October is breast cancer month, an annual health campaign to increase awareness of the disease. Breast cancer is the most common type of cancer in women and it occurs when cells in the breast tissue change and keep reproducing. These abnormal cells normally form a tumour by clustering together. The tumour becomes cancerous when these cells invade other parts of the breast or when they spread to other areas of the body. Breast cancer normally starts in the milk-producing glands of the breast (lobules) or the tube-shaped ducts that carry milk from the lobules to the nipple.
Being aware of the symptoms and going for screenings are important ways of reducing the risks of breast cancer. Most breast lumps are not cancerous however, women should visit a doctor for an examination if they notice a lump in their breasts. The first symptoms of breast cancer usually appear as an area of thickened tissue in the breast or a lump in the breast or an armpit. Symptoms of breast cancer can include:
- A rash around or on one of the nipples.
- Discharge from a nipple, possibly containing blood.
- A sunken or inverted nipple.
- Peeling, flaking or scaling of the skin on the breast or nipple.
- A change in the size or shape of the breast.
- Pitting or redness of the skin of the breast.
- Pain in the armpits or breast that does not change with your monthly cycle.
The exact causes of breast cancer remain unclear, but some risk factors make it more likely to occur. These risk factors include:
Weight: Women who are overweight or develop obesity after menopause have a higher risk of developing breast cancer possibly due to a high sugar intake or increased estrogen levels.
Family History: Having a close blood relative with breast cancer increases your risks of developing the disease. The risks of cancer can double if a woman has a mother, sister or daughter with breast cancer.
Alcohol consumption: Women who drink alcohol are more likely to develop breast cancer than non-drinkers. The risk of breast cancer rises with a greater intake of alcohol. Alcohol is known to increase the risk of other cancers too.
Exposure to radiation: A woman’s risk of developing breast cancer may be higher than normal if she previously had radiation for any other disease.
Dense breast tissue: Women with more dense breasts are more likely to receive a diagnosis of breast cancer. ₁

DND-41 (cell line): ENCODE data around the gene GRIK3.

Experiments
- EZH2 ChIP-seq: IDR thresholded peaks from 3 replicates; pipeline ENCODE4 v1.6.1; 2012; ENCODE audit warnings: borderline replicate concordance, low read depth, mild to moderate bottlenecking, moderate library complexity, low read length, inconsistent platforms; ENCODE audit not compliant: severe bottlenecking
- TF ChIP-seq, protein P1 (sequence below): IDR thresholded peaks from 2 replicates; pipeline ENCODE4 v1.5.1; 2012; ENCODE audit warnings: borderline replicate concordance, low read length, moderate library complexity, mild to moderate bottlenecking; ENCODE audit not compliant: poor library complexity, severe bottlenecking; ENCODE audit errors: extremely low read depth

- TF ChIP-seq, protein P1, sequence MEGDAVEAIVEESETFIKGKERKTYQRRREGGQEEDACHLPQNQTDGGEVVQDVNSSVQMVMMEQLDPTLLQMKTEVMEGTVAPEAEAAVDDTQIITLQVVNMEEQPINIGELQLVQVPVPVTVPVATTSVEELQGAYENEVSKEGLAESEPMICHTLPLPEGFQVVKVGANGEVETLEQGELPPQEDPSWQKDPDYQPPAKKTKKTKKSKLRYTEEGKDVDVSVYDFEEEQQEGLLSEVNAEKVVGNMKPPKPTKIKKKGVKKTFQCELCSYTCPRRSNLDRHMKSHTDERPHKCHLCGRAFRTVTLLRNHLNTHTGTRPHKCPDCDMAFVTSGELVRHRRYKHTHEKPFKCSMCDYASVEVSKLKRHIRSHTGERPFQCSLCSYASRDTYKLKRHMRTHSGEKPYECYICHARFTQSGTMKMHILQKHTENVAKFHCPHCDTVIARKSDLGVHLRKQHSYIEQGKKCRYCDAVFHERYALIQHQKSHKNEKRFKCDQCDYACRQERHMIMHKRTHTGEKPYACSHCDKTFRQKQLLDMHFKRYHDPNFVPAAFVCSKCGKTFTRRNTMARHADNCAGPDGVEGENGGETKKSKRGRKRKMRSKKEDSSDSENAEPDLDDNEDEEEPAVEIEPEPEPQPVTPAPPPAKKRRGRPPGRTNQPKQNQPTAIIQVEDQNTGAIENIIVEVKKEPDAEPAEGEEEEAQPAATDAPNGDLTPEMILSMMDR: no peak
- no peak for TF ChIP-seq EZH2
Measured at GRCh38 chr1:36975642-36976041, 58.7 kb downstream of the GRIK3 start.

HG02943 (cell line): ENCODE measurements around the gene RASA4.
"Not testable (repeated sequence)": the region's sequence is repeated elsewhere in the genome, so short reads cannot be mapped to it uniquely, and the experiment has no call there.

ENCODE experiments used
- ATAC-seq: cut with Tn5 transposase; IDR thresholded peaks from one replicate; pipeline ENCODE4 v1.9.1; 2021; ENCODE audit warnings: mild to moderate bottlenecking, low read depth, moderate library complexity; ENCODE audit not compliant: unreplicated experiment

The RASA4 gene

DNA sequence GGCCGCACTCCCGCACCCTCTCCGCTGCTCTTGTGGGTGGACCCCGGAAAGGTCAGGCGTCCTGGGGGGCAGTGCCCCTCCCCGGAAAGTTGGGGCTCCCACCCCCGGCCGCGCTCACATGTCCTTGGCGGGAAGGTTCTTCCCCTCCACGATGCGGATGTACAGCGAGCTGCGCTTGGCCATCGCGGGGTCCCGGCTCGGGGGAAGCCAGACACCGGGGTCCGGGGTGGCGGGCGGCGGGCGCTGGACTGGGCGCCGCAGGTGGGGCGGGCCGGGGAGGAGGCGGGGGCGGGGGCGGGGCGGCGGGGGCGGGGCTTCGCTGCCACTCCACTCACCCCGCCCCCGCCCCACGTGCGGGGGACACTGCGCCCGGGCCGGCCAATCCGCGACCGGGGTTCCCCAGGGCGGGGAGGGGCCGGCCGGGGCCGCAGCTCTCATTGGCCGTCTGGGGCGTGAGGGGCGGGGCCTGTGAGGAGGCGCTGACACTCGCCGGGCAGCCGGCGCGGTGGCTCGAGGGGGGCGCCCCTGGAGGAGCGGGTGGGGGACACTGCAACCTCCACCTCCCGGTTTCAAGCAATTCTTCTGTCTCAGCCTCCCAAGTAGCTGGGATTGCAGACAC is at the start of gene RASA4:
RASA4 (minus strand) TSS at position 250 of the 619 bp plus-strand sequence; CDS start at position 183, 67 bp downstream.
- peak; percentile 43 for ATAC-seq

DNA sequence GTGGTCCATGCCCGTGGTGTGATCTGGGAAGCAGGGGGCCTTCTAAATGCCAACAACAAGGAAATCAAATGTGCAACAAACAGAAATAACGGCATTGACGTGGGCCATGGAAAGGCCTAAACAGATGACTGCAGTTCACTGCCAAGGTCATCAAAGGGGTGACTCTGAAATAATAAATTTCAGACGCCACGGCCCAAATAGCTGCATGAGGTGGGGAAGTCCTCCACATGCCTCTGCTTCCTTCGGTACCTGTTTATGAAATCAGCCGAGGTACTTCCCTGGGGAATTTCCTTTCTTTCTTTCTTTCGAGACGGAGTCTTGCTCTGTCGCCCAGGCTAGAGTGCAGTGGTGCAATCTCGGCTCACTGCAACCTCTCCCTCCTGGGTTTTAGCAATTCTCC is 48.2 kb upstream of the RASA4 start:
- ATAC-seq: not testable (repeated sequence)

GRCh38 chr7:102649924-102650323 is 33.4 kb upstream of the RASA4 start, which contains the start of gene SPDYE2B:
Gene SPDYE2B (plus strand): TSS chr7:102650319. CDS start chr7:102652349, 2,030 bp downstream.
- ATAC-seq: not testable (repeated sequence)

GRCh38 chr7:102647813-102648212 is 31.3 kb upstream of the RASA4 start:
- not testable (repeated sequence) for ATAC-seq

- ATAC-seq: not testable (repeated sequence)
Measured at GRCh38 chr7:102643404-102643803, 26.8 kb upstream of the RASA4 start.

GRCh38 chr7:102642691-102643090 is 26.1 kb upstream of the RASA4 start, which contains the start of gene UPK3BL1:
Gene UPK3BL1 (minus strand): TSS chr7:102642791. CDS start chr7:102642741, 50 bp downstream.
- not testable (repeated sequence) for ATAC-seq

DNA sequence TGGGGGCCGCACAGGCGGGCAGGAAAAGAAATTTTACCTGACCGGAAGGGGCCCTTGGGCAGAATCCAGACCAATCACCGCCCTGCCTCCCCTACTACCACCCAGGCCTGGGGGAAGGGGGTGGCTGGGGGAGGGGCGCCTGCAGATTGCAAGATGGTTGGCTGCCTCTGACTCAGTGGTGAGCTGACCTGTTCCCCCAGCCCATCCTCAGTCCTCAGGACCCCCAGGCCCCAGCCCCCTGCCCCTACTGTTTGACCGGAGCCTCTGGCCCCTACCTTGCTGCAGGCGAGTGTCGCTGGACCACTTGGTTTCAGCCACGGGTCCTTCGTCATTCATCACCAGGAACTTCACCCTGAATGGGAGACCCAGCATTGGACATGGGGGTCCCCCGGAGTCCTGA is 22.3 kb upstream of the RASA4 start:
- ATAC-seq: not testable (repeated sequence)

Gert Coetzee, Pharmacist and Diet pioneer who founded The Diet Everyone Talks About encourages women to look out for breast cancer symptoms and how to combat them. Below he shares a round-up of foods which added to your diet can decrease your chances of getting breast cancer:
Walnuts: Eating walnuts on a regular basis can help you reduce your risks of breast cancer. Walnuts contain powerful plant chemicals which include omega 3 fatty acids, antioxidants such as gamma tocopherol, a form of Vitamin E, phytosterols and melatonin.
Broccoli: Cruciferous vegetables such as broccoli can help you beat breast cancer. This is because broccoli contains an anti-inflammatory compound known as sulforaphane. Sulforaphane has been found to eliminate breast cancer causing cells and also inhibits the growth of human breast cancer cells.
Salmon: Salmon is a fatty fish that is rich in healthy fats, mainly omega – 3 fatty acids. These fats have been linked to reducing the risks of breast cancer.
Turmeric: This root spice contains the compound curcumin which is an antioxidant polyphenol that has chemo-preventative properties. As chronic inflammation is a major risk factor for the development and progression of cancer, curcumin’s anti-inflammatory properties play a major role in reducing the risks of cancer.
Blueberries: Blueberries are packed with antioxidants which makes them effective anti-cancer agents due to their ability to prevent anti-inflammatory molecules from being formed. ₂
Details: 016 362 4890, www.the-diet.co.za/